I run 38 marathons a year. Not all at once, nor even one at a time. Just to the office and back, 4 miles/day, every working day. With a few weekend runs thrown in for fun, it works out at around 1,000 miles a year. OK, so what’s my lycra-suited commute on the tarmac treadmill got to do with beekeeping ?
Well, consider the miniscule quantity of nectar (around 40mg) which each honeybee forager brings back to the hive (which is then evaporated down by the bees to provide just 17mg of honey). It is estimated that a single forager will provide just half a teaspoon of honey in its lifetime, having flown over 500 miles. But it all adds up, with a productive urban hive yielding 30-5olbs of surplus every honey harvest.
So in beekeeping, as well as in personal fitness, the name of the game is: “marginal gains”. It’s not easy (the danger is that you pick the easy stuff and dodge the hard stuff – believe me, I know!) and you have to think clearly and critically about your habits and be prepared to change.
The concept of “marginal gains” is simple. Step forward, Dave Brailsford, the Team UK Olympic Cycling performance director who was responsible for a remakable medals haul at the London Olympics, to explain: “The whole principle came from the idea that if you broke down everything you could think of that goes into riding a bike, and then improved it by one per cent, you will get a significant increase when you put them all together.” By definition, though, “marginal gains” of 1% do not deliver dramatic outcomes immediately. Perseverance over the longer term is key to the amelioration of performance. Or honey yields.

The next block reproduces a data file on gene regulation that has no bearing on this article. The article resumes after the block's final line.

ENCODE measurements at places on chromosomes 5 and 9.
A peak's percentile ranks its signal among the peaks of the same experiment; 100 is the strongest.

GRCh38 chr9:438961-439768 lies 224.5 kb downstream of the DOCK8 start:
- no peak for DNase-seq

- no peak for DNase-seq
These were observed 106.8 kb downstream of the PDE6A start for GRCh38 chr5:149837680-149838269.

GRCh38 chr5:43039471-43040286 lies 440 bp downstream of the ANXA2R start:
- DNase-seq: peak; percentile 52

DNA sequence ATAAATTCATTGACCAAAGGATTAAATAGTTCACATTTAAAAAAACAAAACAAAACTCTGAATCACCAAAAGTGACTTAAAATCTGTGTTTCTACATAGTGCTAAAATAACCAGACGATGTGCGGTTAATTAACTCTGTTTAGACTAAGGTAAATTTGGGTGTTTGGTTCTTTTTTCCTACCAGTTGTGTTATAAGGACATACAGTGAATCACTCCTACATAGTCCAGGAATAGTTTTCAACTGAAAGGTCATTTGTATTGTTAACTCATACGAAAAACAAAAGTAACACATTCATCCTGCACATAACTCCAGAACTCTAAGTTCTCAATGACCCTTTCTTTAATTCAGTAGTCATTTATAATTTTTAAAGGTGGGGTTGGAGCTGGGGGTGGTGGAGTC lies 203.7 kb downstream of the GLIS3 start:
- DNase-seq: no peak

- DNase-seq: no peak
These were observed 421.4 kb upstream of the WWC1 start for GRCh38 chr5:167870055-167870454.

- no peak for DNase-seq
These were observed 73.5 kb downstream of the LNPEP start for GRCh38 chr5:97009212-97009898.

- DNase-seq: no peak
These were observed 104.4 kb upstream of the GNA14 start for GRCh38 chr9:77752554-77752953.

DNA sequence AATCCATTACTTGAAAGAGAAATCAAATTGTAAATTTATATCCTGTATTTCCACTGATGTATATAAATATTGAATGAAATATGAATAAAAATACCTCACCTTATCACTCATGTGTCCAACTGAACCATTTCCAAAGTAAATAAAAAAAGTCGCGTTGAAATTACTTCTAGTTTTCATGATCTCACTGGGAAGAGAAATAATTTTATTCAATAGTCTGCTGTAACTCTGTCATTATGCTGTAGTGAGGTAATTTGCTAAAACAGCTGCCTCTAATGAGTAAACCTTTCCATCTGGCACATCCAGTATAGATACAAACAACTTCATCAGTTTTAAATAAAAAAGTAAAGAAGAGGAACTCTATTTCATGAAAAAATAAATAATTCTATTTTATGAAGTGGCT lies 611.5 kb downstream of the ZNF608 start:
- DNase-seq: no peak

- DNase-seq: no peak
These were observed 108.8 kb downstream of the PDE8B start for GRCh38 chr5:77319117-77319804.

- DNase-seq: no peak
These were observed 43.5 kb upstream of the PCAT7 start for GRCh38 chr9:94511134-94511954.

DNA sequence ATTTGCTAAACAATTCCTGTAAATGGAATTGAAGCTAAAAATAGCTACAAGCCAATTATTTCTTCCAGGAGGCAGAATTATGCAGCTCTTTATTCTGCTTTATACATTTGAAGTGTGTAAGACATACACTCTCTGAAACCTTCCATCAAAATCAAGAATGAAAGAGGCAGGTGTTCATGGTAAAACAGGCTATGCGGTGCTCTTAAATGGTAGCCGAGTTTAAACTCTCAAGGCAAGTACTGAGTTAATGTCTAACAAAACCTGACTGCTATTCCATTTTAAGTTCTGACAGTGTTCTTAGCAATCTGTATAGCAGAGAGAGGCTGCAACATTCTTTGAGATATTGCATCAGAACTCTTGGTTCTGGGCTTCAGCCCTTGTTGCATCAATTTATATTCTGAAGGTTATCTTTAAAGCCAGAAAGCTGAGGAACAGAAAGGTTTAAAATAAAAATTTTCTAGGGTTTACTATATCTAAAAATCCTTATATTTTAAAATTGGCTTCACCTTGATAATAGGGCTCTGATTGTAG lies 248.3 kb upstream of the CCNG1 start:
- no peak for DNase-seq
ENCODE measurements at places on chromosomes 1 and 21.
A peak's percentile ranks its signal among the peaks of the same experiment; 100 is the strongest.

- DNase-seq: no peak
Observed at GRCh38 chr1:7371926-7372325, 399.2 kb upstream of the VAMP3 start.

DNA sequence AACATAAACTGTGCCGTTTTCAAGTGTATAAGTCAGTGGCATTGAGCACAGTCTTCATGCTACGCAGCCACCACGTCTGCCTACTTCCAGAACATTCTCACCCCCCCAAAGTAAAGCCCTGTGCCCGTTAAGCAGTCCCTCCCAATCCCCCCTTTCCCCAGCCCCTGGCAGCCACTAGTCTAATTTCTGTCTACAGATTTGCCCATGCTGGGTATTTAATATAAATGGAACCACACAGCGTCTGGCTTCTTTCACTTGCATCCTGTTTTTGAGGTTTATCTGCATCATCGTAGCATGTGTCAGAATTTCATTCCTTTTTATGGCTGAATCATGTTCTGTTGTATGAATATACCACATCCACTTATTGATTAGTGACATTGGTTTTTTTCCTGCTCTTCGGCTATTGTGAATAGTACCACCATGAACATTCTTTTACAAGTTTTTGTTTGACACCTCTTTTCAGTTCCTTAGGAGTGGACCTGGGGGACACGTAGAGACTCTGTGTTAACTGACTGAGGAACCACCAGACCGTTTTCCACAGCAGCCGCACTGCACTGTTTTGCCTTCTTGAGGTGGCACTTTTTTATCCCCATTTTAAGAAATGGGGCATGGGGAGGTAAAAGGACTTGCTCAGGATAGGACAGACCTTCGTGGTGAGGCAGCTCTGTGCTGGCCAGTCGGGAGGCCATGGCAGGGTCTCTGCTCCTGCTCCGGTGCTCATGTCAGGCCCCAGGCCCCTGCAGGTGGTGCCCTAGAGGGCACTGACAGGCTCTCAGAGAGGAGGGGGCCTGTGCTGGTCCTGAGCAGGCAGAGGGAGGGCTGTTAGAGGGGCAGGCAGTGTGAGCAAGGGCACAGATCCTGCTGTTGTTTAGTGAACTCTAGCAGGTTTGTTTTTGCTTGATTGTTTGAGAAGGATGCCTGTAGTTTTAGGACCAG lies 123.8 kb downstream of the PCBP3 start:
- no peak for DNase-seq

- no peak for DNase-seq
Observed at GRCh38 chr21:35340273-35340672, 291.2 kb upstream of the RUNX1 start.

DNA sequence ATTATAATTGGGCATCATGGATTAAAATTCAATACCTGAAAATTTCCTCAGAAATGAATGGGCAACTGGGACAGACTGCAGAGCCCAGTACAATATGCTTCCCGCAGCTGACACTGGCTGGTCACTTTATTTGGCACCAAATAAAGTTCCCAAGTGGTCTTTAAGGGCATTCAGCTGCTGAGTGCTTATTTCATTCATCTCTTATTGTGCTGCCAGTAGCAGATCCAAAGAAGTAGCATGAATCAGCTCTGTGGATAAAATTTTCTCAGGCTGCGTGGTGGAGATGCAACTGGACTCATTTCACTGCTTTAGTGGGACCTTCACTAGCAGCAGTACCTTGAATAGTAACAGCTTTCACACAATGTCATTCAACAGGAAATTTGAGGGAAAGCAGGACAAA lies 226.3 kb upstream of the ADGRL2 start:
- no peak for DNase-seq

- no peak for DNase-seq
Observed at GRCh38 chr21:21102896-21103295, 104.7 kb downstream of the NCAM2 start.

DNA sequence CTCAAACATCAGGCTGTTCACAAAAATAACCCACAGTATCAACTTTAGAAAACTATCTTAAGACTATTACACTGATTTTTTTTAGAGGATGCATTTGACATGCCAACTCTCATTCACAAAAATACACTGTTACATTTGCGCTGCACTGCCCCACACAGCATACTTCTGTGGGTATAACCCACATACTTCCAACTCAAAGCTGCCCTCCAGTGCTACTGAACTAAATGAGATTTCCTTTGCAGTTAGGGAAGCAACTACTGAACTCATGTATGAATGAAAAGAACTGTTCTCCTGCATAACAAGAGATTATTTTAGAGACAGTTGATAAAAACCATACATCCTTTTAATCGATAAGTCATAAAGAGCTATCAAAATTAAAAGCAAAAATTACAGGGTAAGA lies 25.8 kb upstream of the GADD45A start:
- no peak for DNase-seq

Although the theory of “marginal gains” is attributed to Wilhelm Steinitz, a 19th-century chess world champion, I like to think that the precursor was Lao-tzu (c 604-c 531 bc), the founder of Taoism, who observed that: “A journey of a thousand miles begins with a single step“. Incrementalism is at the core of “marginal gains” philosophy.
So, as ever, the beekeeper has much to learn from the bees. They practice the gradual accumulation of advantages, which are not decisive individually, but collectively make a great difference. For example, here is my Integrated Pest Management (IPM) box-of-tricks for suppression of the parasitic varroa mite. I’ve selected a series of therapies and apply them at the appropriate season to obtain the optimal outcome (yet each and every action is subject to the prevailing conditions in each individual hive).
IPM Action Season
Open mesh floor in hive All Year Round
Varroa drop monitoring All Year Round
Brood comb replacement Spring
Drone brood removal Late Spring
Icing Sugar Late Spring
Apistan (if varroa infestation high) Before Supers On / After Supers Off
Oxalic Acid Trickle Christmas
The use of icing sugar from Spring into Summer surprises some people (and some beekeepers, too!). The icing sugar is lightly puffed onto the bees to encourage intensive grooming – which helps them shed a few more varroa mites. It’s not a core strategy, but in terms of my IPM plan, it’s incremental…and that is what “marginal gains” are all about.
I can’t help thinking that Dave Brailsford would approve. And possibly Lao-tzu. Is that the time?…must run!